Friday, 19 September 2014

September Sunshine






The great autumn borders at the Savill Gardens,
a spectacular explosion of red, yellow and orange.
I fear these photos have not done justice
to the skill and artistry of the gardeners.

We have soaked up the sunshine this week
every last moment in the garden precious.
It's been a glorious Indian summer.

Thursday, 18 September 2014

Waiting for the Instagram Muse


I'm a late adopter of Instagram because the app was designed for iPhones and I have always used an HTC so that by the time the android version of Instagram was launched I was using twitter for landscape photography. I didn't think very much more about Instagram until MasterM suggested that I create an account so that I could see his pictures.

Each form of social media has strengths and weaknesses and it has been interesting to explore Instagram this week. I am surprised how small the pool of users appears to be with everyone following everyone else so that the images are quite homogenous. When I look for different accounts it is not obvious how to find them - Pinterest offers trails to follow and twitter has the retweet which introduces unlikely topics and innovative users to a wider community. When I took landscape shots for twitter I posted them at the time they were taken and I assumed that Instagram would be similar but it seems that it is used as a version of Facebook with images selected and edited and not necessarily contemporaneous and this surprised me. I can see how friends who used to blog regularly have used Instagram as a microblogging site and this ties in with the move from laptops to tablets. Instagram has a feeling of intimacy and it is very soothing to scroll though the images especially if you are escaping from the rancour of the #indyref debate on twitter but too much can become overwhelming.

I think it will be a while before I find a theme for my Instagram photos, something which separates them from my blog and my twitter feed because I don't see the point in duplicating everything but until the I will potter on taking pictures of roses and trying to think of something interesting to say about them. Oh, and I can confirm that it was a couple of days before I realised that Instagram photos are square. I'm @alice.christie if you want to peek at my early failures.

Wednesday, 17 September 2014

The China Aesthetic


What is your first concern is
when you daydream about a new home?
I worry a lot about the china aesthetic:
what sort of china will suit the house?
Plain or coloured, vintage or contemporary.
Who will be using it, what sort of food,
how will it look in the dining room?


I have chosen black and white,
contemporary designs for everyday use
and this vintage Woods tea set for cream teas.
Just look at those rural views!
A church, a cottage and a river bank...
how could you not love them!


I thought my heart would burst
when I stepped back from the dresser
and admired the display for the first time.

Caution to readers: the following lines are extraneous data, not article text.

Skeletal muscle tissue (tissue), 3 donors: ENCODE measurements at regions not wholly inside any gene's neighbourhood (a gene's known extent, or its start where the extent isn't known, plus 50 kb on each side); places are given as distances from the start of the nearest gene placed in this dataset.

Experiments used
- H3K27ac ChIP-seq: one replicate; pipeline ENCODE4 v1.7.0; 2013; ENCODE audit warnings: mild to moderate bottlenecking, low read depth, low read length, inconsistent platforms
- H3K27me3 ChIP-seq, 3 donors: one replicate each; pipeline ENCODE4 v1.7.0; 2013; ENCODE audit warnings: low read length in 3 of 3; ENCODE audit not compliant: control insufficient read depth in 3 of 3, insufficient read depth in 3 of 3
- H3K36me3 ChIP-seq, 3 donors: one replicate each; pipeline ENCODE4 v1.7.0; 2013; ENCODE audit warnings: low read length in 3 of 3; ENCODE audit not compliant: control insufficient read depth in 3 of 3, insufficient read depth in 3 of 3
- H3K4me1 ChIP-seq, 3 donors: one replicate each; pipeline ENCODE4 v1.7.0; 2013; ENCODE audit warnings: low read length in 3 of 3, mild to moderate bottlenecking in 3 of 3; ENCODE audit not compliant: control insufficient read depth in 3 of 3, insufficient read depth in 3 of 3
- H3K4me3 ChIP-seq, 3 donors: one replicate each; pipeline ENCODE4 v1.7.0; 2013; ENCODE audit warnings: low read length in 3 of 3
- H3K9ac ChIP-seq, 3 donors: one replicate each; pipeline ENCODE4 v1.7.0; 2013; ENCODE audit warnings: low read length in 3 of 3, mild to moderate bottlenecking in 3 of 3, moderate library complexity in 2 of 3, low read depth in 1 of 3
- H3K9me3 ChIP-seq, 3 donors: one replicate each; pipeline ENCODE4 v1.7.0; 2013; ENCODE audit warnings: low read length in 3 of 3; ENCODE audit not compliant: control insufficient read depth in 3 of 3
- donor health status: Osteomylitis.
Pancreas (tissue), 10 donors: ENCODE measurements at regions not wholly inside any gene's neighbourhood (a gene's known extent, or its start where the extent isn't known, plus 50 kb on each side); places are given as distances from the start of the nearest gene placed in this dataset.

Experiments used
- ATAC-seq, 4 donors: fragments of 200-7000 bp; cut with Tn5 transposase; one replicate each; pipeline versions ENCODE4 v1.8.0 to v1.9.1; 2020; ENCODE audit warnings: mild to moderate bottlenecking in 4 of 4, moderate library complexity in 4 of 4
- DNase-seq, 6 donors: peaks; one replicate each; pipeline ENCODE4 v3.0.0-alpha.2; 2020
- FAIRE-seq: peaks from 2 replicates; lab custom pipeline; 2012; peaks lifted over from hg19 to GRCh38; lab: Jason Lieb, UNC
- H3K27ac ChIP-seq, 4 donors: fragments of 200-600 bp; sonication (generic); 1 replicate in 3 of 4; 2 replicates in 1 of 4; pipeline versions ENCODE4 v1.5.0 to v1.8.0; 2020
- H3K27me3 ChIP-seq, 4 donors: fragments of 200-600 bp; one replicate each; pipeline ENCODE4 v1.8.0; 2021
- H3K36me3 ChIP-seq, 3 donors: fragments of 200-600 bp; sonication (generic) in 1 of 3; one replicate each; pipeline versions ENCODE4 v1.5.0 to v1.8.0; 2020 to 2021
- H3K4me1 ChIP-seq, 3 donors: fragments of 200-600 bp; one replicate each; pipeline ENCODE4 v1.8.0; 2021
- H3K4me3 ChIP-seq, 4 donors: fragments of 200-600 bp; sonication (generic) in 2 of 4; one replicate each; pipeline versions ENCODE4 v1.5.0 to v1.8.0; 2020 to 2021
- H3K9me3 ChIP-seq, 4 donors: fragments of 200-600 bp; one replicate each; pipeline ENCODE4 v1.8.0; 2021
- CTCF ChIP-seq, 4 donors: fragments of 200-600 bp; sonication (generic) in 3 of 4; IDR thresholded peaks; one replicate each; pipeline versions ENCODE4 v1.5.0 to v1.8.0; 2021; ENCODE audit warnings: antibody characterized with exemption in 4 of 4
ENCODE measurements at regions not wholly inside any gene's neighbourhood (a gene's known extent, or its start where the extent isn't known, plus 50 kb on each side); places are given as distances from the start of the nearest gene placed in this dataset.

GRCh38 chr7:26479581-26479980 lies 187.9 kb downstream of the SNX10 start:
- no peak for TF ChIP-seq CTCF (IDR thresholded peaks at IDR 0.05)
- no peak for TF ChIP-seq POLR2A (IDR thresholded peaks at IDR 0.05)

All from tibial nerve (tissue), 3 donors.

I know, I know, be patient with me,
I am still in the early stages of this love affair.

Tuesday, 16 September 2014

Meet the Neighbours


The Little Boy next door has an even smaller brother who is all curls and toothy smiles but it will be a while before he emerges from the shadows so for now it is the Little Boy, aged four, who is our hero with his tractor boots, woolly hat and extensive knowledge of cars. He presses his nose against the window while we eat breakfast and I lean out to discuss life and other matters. Today there is an important assignment for him because we have won a basket of fruit in an auction and there is more than we can eat. Could he help us with our dilemma? He thinks he can and comes inside to assess the problem. The plums are set aside because they already have 'too many' at home, the apples are ignored and we all agree that the melon should be reserved for MissM. He carefully selects the most succulent nectarines and the best kiwi fruit and then announces that he will take the coconut. We are surprised and ask if he is planning to hang it up for the birds but he is appalled by our wastefulness. He tells us that he will hit it with a hammer or a rock and then cut it with a big knife so that he can eat the coconut. MrsM shudders at the thought of the damage to her reputation and proposes that he asks Mummy first. The Little Boy next door marches off with his arms full of fruit, mission accomplished.

Monday, 15 September 2014

A little cottage in Devon

This is my new kitchen in a little cottage
in a village on the edge of Dartmoor.


It is long and thin like my kitchen at home.
and as Sheila, the estate agent lady said
"It's small but it has everything in it".


When I wash up at the sink
I look out over the churchyard
to the massive copper beech tree
and the clock on the church tower.


It is the fulfilment of a childhood dream.

Friday, 12 September 2014

My mother said...




What sort of tea would you like? Darjeeling or bog standard? The scones have got raspberry jam or damson jam on - it's not shop bought you know - we had a very good year for raspberries this year. Here are some scones with honey on for MrM. I hope that you like the sandwiches - I grew the cucumber myself in my polytunnel. Would you like a cucumber? Or some eggs? We have just got some new hens and they are laying like mad. Have another scone, they are only a mouthful each. Shall I put the kettle on again?

Thursday, 11 September 2014

Beside the Seaside

Let's have a day off from blogging.


Walk with me to the very end of the pier.


Some sea air will blow away the cobwebs.


Are you tempted by the dodgems?


Or a ride on the helter-skelter?


If you want to go on the Turbo you are on your own.


It's a magical mix of old and new,


and nobody is taking life seriously.


Stop for hot sugary doughnuts straight from the frier


but don't feed the birds.

Thanking you.